Guide to Press Cloths
by Jacque Goldsmith excerpted from "Make a Press-Cloth Wardrobe," Threads #154, p. 44
Just as no single outfit suits every occasion, one press cloth isn’t right for all your sewing ventures. The correct cloth protects your fabric and enhances pressing techniques.
I use a press cloth every time the iron touches the fabric’s right side. I wouldn’t go out in the hot sun without sunscreen, and I wouldn’t put a hot iron on fabric’s face without a press cloth.
Here, I’ll tell you how to match the correct cloth to the pressing at hand; my collection includes muslin, silk organza, cotton shirting, worsted wool, cotton canvas, and flannel. I’ll also share my technique for preparing long-lasting press cloths that are easy to keep handy and neat.
Finally, I know the correct press cloth refines results, but I also know everyone has faced catastrophe at the ironing board. I’m going to share how I’ve learned to salvage some common disasters. On to the ironing board and better results!
Wool has the ability to hold vast amounts of water, even when it feels dry to the bare hand, which makes it great for delivering steam where you want it. A wool press cloth keeps the fabric from becoming shiny. The highly twisted worsted wool yarn’s strength also withstands heavy use.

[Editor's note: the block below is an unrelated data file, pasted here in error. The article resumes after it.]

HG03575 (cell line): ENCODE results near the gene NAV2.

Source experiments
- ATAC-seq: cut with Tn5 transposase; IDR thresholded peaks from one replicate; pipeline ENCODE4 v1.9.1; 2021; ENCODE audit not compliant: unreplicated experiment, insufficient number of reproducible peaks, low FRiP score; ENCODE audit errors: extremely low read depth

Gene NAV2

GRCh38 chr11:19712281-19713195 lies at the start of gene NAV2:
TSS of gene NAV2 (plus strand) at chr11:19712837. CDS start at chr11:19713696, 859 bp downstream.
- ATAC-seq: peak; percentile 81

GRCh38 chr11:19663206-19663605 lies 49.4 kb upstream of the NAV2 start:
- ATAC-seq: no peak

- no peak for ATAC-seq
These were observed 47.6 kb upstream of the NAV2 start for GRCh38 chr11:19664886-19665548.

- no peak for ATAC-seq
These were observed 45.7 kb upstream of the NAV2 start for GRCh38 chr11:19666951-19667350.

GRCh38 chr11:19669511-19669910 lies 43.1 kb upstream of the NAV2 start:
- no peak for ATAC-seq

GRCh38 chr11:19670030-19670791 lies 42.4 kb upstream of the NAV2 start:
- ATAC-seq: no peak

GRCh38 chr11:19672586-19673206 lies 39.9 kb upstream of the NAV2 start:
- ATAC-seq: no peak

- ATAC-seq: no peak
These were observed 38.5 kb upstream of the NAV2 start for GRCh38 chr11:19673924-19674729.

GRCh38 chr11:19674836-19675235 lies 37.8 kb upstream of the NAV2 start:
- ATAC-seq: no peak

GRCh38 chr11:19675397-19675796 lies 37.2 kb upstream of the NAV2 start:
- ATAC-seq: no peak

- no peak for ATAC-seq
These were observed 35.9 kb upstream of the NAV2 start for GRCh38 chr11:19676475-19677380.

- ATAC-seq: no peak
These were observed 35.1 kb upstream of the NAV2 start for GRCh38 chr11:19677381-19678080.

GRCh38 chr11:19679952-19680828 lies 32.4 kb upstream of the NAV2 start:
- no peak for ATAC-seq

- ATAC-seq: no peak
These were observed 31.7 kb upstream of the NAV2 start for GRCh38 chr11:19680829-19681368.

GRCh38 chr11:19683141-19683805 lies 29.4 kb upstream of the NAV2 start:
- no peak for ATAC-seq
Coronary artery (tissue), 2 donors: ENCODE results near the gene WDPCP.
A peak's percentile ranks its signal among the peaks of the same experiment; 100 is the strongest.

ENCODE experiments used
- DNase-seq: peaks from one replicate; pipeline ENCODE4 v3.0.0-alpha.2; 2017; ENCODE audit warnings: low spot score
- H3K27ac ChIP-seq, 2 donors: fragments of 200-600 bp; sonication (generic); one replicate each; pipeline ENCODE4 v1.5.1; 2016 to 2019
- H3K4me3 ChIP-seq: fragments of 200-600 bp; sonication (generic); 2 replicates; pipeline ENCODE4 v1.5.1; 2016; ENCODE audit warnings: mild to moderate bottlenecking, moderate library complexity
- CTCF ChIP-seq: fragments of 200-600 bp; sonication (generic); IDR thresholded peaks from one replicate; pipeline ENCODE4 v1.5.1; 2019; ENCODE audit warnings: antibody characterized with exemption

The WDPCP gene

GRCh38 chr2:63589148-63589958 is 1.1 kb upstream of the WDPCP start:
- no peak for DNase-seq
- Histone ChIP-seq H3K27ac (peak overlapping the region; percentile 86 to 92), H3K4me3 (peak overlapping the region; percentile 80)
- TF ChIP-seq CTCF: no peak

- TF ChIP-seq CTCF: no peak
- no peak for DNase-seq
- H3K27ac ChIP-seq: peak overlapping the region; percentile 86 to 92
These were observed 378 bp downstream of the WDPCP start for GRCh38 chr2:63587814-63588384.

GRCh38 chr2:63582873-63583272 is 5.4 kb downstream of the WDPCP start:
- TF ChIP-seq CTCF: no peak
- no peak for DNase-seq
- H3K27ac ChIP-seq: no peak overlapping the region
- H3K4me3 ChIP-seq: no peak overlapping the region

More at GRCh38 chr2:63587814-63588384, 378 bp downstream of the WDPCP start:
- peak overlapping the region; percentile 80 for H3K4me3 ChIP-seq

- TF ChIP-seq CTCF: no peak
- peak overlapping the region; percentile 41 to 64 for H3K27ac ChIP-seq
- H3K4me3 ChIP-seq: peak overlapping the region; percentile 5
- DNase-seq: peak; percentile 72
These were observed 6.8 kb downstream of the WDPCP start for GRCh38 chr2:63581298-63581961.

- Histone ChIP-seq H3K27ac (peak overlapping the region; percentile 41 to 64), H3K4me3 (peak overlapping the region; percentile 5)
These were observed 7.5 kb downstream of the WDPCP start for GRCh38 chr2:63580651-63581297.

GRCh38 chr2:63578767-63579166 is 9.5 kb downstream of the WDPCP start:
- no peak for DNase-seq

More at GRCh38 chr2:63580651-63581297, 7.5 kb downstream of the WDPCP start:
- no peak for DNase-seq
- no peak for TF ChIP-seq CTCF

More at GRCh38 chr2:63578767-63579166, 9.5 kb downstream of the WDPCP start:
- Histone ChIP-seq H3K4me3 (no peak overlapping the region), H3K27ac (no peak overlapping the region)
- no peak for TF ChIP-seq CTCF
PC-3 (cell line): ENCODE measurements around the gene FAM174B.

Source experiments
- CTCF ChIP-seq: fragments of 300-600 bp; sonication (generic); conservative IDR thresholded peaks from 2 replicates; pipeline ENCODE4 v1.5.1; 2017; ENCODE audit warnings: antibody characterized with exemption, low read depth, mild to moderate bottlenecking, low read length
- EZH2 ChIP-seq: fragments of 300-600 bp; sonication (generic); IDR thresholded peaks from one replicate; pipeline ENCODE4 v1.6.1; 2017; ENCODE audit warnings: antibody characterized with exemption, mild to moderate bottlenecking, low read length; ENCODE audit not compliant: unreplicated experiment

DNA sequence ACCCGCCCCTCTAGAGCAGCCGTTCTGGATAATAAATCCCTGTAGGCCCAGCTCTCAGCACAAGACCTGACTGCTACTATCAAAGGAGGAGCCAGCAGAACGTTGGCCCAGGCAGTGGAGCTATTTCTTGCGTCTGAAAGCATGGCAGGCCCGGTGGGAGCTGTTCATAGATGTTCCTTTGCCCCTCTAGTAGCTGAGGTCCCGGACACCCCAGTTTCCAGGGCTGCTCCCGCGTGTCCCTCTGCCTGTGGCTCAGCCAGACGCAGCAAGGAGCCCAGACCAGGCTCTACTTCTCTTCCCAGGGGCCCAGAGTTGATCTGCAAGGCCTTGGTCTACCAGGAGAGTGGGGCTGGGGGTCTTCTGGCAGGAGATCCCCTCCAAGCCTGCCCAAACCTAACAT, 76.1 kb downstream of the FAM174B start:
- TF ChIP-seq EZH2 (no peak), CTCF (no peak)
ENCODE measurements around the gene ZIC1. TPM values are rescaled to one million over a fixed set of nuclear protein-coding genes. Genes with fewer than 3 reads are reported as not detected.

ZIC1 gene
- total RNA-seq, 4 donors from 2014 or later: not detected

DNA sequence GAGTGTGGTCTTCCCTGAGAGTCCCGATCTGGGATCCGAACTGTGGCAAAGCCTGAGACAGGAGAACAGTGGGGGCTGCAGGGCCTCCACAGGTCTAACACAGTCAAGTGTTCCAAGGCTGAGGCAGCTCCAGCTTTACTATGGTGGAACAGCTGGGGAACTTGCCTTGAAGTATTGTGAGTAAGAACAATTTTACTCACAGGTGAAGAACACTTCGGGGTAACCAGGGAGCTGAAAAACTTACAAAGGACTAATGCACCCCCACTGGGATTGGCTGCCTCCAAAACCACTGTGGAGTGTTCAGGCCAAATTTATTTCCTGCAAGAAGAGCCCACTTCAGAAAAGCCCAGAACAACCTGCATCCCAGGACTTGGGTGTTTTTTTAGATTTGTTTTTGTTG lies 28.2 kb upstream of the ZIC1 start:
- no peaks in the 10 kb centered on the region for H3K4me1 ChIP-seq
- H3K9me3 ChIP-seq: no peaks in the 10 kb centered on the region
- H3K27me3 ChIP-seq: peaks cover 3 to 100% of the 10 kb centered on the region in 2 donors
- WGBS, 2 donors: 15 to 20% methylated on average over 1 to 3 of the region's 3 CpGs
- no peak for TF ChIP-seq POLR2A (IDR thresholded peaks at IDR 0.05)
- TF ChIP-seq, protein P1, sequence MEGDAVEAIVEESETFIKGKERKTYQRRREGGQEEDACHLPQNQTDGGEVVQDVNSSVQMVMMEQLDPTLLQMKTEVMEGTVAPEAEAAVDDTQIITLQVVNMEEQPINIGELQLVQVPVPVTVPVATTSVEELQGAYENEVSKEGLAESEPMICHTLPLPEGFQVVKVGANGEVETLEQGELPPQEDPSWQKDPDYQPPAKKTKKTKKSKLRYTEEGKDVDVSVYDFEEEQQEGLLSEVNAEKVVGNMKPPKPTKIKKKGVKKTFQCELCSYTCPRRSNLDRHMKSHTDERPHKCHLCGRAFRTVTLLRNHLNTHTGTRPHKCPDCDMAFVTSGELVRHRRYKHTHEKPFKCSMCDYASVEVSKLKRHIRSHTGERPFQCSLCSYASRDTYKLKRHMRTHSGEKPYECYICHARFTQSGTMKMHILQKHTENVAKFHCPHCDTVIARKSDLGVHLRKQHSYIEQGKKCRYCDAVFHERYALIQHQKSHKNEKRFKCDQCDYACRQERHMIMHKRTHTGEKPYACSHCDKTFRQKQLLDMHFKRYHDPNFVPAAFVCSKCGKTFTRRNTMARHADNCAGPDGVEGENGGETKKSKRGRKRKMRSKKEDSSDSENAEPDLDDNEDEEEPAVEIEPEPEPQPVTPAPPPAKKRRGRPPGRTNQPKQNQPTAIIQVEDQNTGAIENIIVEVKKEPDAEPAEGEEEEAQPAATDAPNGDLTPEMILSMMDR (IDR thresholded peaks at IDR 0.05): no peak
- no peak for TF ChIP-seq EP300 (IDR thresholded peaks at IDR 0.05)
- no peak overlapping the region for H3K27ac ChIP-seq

Canvas cloth’s density causes heat to be evenly distributed through the fibers. The iron soleplate’s direct heat is diffused as it penetrates the cloth. You can put more pressure on the iron and more time on the seam—resulting in flat, smooth seams. Canvas press cloths are also a good choice for leather and fabrics with a low melting point, such as nylon, coated fabrics, or other synthetics.
Muslin has a high heat tolerance and can be used for general pressing, but the texture can emboss delicate fabrics. I use two muslin press cloths while applying fusible interfacing, because the interfacing’s adhesive can ooze out during pressing, and the muslin protects the pressing surface and iron. Place one cloth on the pressing surface. Lay out the fabric and interfacing, and then put the second muslin press cloth on top. Spray the muslin with water, and apply pressure with the heated iron until the cloth is dry.
I use this type of press cloth when heavy steam is needed to set the fabric. The cotton absorbs the steam burst from the iron and can be misted or dampened to add moisture to pressing. This fabric’s fine yarn, flat weave, and high heat tolerance deter changes in the fashion fabric’s texture.
I use a cotton flannel press cloth with wool flannel, camel hair, bouclé, or pinwale corduroy. Use the iron with light pressure or hover and steam over the flannel and finger-press seams in place.
I use it for general pressing because it has a high melting point and can be used at any iron temperature. The fabric is sheer, so you can see through it to place the iron exactly where you need it. Organza’s fine texture eliminates weave texture transfer to the fashion fabric.
For more great press cloth tips and techniques, see the full article in the APRIL/MAY issue of Threads, Issue #154, p. 44.
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